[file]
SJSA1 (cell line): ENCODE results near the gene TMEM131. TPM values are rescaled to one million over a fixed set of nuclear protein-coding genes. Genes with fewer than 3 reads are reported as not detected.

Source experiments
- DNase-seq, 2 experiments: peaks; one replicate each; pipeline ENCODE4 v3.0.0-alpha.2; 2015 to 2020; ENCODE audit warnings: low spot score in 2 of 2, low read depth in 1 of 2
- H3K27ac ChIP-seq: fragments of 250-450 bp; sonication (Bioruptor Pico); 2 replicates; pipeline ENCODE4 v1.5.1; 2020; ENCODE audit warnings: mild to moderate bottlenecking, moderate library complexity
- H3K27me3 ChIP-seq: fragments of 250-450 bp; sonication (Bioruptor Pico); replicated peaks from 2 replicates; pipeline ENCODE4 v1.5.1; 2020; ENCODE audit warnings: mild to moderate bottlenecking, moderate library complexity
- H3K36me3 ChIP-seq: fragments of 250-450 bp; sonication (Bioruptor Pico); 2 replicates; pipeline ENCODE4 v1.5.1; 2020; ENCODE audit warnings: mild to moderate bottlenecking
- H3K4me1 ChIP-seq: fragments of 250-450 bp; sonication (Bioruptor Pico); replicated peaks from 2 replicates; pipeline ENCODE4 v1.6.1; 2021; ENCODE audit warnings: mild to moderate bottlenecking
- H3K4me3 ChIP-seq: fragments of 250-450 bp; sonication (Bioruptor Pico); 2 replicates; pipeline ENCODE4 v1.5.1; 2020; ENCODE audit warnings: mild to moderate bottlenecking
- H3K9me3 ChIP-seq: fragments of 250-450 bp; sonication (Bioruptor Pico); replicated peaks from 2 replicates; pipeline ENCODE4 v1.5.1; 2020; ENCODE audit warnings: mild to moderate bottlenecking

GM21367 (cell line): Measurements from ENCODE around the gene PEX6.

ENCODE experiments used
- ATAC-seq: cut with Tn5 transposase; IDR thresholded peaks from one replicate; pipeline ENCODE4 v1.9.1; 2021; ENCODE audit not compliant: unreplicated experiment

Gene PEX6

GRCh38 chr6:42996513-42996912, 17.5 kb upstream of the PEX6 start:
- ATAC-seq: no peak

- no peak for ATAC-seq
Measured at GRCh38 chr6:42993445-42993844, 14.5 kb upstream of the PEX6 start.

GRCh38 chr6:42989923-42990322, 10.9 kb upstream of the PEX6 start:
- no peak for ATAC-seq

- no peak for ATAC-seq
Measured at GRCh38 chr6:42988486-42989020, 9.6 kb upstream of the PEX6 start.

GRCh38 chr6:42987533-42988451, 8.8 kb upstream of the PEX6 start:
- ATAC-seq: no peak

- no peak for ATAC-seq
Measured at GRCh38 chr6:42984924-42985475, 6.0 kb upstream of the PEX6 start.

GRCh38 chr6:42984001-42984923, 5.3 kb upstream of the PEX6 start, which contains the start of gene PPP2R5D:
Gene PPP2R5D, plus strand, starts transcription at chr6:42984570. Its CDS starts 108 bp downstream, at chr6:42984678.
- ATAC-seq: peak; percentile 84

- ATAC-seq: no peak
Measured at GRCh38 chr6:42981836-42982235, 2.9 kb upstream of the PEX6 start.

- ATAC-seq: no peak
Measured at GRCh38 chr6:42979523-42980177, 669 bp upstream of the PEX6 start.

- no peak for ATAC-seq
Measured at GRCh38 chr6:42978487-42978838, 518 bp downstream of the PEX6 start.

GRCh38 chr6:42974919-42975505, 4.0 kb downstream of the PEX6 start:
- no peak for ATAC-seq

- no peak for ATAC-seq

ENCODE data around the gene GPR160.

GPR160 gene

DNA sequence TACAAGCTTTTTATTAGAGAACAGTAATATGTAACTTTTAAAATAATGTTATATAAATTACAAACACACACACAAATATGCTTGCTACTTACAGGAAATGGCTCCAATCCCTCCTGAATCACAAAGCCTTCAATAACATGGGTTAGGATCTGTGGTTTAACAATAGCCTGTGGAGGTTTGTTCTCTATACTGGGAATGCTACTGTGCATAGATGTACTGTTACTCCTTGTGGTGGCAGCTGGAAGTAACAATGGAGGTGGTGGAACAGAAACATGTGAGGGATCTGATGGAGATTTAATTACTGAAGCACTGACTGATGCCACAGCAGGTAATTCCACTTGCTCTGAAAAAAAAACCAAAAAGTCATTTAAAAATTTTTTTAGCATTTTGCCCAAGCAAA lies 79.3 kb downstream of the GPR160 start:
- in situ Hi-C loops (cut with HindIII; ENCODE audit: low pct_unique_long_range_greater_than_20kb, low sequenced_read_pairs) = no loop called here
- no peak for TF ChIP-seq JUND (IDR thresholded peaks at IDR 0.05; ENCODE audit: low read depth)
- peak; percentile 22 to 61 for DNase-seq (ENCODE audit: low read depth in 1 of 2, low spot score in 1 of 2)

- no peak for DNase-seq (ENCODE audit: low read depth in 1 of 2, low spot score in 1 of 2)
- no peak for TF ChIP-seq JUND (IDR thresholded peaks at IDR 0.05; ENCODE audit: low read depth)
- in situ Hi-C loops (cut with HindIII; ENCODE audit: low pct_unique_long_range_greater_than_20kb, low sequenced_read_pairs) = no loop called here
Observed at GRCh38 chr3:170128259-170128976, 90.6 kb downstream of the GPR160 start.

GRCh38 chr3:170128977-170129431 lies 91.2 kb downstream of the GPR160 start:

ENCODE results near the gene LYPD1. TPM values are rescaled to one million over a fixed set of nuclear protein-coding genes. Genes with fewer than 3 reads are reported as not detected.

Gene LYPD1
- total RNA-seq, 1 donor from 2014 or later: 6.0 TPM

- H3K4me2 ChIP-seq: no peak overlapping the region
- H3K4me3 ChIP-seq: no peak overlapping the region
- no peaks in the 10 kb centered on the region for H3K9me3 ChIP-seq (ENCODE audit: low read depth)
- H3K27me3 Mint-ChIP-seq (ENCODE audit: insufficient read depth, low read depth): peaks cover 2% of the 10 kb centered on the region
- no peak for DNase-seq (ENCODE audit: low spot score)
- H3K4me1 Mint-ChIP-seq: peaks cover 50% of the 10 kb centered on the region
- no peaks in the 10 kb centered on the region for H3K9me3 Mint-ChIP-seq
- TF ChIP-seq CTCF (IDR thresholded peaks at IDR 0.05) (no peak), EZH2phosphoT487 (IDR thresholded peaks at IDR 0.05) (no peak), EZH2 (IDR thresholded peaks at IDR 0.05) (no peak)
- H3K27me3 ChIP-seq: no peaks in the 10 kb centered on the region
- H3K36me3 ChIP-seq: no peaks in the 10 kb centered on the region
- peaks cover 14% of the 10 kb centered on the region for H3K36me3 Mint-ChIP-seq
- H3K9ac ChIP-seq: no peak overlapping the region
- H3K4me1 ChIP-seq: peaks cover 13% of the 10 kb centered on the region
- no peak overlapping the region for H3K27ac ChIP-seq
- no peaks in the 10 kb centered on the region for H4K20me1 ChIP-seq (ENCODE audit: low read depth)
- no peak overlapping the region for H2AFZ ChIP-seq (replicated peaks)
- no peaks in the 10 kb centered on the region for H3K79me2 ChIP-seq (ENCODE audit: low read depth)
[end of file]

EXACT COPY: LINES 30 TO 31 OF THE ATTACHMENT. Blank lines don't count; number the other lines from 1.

Measured at GRCh38 chr6:42981836-42982235, 2.9 kb upstream of the PEX6 start.

- ATAC-seq: no peak